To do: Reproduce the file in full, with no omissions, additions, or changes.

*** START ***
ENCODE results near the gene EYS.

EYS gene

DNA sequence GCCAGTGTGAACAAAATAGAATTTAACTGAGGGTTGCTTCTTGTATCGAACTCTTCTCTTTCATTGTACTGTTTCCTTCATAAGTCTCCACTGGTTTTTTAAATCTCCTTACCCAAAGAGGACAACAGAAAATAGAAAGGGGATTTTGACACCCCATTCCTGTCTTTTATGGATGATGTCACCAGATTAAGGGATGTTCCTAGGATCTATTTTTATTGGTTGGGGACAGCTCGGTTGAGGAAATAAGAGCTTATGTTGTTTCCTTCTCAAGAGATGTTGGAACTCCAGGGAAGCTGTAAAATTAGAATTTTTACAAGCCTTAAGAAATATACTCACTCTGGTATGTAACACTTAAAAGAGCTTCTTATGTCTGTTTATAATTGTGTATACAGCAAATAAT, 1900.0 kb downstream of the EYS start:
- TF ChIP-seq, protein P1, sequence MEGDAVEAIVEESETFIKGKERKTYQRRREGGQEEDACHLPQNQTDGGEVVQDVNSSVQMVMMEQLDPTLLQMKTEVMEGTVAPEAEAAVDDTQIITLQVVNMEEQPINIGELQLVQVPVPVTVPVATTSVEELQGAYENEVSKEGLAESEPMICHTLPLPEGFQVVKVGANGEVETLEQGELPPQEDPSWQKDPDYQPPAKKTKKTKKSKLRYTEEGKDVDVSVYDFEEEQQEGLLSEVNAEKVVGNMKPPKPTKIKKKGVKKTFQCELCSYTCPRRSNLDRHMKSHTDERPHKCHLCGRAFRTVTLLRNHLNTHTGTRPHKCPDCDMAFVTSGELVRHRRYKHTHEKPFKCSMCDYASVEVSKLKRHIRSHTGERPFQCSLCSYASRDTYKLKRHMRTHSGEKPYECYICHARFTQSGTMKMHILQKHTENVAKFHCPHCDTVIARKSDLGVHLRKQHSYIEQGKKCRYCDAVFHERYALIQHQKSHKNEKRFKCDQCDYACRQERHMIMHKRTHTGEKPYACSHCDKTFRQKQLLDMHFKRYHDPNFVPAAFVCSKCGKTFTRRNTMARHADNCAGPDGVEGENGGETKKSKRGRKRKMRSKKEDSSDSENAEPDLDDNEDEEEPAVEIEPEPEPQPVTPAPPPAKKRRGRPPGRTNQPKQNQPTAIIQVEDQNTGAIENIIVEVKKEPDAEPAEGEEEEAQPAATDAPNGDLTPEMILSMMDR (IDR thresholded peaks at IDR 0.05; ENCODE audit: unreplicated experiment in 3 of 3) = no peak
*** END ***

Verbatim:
ENCODE results near the gene EYS.

EYS gene

DNA sequence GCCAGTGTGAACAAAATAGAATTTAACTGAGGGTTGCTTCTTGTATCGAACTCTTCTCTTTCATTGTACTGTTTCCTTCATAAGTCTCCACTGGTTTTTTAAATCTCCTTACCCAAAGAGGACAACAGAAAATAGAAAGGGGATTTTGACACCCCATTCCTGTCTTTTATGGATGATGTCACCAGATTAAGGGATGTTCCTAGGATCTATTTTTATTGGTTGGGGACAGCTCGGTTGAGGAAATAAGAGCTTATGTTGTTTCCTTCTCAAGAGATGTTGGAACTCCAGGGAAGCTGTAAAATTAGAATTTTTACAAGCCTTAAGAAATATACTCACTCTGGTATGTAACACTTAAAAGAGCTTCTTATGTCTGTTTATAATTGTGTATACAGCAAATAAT, 1900.0 kb downstream of the EYS start:
- TF ChIP-seq, protein P1, sequence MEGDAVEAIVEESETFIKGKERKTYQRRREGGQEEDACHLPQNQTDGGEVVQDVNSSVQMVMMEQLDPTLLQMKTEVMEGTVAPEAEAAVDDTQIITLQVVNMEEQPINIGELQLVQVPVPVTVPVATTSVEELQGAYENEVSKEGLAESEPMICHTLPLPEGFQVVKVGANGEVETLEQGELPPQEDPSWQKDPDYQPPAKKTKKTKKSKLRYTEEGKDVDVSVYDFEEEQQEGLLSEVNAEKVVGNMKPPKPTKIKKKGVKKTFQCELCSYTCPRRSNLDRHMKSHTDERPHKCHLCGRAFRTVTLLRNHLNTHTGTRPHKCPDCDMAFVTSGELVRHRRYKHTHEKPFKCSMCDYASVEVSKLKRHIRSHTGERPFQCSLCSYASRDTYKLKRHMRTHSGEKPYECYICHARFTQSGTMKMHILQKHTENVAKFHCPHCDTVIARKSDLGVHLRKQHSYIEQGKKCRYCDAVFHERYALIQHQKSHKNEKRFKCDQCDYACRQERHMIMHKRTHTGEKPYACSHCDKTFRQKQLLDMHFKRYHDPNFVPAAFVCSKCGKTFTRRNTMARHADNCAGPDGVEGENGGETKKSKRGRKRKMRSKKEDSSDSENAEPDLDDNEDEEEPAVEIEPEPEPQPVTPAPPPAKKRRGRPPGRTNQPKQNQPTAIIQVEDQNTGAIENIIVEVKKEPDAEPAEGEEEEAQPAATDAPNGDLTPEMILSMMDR (IDR thresholded peaks at IDR 0.05; ENCODE audit: unreplicated experiment in 3 of 3) = no peak